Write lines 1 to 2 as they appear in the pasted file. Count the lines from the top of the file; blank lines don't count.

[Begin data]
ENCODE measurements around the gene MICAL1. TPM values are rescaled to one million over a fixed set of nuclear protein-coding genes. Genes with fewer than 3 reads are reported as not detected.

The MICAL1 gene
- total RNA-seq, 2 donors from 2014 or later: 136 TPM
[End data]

ENCODE measurements around the gene MICAL1. TPM values are rescaled to one million over a fixed set of nuclear protein-coding genes. Genes with fewer than 3 reads are reported as not detected.

The MICAL1 gene